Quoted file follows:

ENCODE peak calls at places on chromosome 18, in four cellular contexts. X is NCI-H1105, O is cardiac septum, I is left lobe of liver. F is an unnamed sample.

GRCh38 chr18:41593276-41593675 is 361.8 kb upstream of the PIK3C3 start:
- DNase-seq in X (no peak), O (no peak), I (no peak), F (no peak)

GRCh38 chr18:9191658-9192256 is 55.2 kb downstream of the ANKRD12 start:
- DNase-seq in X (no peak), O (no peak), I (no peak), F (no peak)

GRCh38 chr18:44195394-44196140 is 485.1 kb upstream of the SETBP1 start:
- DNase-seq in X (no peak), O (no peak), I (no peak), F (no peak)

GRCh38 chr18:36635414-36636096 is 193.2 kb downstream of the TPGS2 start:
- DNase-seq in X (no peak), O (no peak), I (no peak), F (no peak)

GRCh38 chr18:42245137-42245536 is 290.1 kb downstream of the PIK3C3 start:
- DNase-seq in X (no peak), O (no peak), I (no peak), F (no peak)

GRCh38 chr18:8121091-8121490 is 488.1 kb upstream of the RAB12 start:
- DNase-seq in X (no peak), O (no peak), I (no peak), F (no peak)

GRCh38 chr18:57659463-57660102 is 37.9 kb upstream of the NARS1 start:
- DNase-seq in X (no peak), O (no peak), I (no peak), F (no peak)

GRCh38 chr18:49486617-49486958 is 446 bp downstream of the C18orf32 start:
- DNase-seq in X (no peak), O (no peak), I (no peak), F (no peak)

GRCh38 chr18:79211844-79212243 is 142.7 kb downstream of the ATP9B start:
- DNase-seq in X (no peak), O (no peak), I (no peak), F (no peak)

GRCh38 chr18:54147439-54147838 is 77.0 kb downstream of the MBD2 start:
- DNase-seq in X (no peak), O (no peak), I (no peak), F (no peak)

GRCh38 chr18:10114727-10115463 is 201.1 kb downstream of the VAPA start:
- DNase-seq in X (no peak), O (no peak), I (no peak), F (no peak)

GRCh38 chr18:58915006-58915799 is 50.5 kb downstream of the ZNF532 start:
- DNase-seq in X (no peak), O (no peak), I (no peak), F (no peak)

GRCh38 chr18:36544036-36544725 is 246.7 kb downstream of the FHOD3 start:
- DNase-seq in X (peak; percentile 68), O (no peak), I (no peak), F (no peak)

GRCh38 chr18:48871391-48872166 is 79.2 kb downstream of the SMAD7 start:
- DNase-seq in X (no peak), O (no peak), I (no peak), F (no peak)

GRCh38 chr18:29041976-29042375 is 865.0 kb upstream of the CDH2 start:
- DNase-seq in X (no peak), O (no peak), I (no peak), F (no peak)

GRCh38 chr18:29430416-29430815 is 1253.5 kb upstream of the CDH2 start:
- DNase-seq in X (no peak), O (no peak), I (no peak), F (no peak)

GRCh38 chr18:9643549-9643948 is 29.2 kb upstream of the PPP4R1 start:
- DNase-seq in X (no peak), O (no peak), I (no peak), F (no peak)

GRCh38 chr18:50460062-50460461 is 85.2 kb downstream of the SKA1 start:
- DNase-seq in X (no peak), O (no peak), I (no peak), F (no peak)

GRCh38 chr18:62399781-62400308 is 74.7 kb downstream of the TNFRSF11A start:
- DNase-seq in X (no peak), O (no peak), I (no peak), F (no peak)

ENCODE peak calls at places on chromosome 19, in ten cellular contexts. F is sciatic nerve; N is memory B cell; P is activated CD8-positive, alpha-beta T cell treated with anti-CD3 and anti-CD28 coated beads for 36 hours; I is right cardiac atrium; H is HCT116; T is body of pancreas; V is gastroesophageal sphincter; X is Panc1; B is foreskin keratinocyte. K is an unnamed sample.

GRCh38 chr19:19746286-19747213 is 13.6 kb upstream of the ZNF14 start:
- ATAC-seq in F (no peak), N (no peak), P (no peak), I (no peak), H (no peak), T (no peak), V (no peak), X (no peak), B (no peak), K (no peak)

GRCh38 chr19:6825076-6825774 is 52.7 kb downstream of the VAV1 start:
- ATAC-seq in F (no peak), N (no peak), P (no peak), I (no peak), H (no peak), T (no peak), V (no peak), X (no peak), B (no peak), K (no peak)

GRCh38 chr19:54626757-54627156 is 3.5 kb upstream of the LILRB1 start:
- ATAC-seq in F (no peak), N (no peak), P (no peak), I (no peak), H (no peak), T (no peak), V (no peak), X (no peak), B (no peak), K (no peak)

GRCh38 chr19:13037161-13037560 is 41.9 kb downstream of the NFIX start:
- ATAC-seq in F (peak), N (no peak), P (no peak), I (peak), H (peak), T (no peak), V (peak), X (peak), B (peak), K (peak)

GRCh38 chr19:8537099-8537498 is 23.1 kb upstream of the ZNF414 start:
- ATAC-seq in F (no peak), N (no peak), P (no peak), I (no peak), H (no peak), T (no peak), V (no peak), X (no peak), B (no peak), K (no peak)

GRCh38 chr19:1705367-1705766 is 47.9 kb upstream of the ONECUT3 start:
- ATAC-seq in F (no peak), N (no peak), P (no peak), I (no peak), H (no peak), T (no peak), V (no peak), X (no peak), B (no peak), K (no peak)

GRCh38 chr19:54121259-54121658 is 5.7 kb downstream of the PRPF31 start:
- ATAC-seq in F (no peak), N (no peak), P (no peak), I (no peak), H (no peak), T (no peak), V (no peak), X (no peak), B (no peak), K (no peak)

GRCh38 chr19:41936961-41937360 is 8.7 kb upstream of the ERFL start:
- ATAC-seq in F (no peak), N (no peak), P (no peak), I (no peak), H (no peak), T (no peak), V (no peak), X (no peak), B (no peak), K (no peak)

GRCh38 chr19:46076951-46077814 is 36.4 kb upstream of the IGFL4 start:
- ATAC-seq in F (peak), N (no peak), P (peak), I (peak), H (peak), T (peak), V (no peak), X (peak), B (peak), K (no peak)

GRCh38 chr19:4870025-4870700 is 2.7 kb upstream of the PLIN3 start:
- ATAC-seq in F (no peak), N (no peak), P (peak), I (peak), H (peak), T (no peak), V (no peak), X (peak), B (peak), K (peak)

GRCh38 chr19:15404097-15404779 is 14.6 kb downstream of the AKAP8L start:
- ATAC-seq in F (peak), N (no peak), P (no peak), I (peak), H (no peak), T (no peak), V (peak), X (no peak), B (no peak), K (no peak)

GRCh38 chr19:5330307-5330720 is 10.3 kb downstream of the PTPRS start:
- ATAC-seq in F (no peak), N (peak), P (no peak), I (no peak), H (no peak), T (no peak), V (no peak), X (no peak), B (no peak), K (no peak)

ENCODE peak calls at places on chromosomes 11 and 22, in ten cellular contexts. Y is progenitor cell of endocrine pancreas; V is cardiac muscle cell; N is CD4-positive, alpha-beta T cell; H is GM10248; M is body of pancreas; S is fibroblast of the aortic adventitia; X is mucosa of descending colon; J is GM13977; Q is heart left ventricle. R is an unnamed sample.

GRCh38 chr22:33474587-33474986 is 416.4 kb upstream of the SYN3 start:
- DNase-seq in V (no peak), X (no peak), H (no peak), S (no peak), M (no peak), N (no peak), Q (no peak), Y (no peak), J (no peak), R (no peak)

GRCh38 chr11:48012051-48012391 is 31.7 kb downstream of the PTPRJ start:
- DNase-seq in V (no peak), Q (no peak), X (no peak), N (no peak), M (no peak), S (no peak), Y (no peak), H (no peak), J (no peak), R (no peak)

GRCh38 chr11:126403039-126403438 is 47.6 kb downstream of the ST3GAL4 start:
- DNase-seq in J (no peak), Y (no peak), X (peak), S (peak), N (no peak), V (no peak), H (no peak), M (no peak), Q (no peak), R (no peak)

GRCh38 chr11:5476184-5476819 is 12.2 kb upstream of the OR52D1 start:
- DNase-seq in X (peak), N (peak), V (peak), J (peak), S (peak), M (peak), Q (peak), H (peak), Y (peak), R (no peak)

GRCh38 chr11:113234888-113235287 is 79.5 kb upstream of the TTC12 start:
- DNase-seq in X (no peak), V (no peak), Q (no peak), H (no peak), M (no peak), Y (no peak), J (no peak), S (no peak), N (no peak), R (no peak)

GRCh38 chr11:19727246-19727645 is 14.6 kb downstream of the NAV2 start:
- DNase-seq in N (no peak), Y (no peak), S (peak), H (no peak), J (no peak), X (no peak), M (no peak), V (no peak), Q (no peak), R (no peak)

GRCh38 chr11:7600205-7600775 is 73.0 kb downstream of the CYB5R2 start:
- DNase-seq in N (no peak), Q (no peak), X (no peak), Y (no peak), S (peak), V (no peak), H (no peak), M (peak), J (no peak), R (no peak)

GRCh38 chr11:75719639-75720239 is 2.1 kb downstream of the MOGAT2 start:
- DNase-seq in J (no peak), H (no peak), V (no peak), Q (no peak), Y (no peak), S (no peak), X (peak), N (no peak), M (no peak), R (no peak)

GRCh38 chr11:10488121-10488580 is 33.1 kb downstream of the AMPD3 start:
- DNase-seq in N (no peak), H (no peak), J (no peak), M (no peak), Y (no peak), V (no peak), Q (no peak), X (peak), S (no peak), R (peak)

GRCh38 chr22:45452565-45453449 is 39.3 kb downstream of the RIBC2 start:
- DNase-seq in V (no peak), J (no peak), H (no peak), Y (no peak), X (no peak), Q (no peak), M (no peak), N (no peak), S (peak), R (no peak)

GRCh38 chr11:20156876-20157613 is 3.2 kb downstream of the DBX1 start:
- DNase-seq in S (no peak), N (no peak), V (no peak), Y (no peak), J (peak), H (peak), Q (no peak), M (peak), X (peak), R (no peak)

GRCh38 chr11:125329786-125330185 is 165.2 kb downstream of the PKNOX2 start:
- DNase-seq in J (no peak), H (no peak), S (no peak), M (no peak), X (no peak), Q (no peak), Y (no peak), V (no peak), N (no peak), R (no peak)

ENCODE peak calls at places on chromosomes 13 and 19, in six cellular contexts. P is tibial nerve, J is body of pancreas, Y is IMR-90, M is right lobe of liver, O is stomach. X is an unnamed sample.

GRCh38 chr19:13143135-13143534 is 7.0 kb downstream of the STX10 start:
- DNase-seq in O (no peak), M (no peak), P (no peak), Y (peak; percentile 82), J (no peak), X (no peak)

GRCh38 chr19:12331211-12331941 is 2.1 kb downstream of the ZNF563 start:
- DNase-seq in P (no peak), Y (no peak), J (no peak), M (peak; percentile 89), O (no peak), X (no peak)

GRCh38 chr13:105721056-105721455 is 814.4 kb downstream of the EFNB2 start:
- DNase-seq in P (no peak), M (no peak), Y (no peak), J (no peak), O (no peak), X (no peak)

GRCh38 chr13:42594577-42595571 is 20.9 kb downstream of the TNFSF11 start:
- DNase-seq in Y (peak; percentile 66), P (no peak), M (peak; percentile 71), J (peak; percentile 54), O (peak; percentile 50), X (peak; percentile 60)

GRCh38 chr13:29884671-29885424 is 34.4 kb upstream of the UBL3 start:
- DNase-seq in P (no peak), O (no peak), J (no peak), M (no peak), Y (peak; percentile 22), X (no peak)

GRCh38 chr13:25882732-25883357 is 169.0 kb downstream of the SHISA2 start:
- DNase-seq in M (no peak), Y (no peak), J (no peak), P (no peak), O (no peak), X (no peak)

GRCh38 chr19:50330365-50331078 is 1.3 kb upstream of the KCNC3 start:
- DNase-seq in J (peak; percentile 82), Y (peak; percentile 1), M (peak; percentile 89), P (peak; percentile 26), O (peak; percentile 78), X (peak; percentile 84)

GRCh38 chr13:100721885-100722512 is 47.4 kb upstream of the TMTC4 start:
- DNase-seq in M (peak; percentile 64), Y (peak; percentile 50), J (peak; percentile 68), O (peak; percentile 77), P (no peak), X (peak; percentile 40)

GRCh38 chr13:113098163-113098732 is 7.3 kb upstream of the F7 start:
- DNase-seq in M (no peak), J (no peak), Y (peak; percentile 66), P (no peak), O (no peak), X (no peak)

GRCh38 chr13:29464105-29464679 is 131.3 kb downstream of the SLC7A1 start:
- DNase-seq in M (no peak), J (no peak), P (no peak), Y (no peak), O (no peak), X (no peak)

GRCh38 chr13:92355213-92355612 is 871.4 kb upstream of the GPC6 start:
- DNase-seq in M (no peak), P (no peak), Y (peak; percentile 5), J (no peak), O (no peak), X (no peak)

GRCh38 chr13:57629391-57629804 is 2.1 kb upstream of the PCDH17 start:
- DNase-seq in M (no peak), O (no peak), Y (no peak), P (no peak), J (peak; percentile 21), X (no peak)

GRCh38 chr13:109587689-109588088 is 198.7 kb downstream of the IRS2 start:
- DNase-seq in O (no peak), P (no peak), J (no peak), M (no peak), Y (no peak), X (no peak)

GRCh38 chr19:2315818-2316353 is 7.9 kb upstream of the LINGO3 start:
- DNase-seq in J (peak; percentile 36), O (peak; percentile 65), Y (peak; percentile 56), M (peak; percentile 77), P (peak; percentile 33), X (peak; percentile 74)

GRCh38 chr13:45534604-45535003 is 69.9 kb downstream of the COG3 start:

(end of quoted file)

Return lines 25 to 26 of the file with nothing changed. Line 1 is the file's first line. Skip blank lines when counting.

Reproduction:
- DNase-seq in X (no peak), O (no peak), I (no peak), F (no peak)

GRCh38 chr18:36544036-36544725 is 246.7 kb downstream of the FHOD3 start: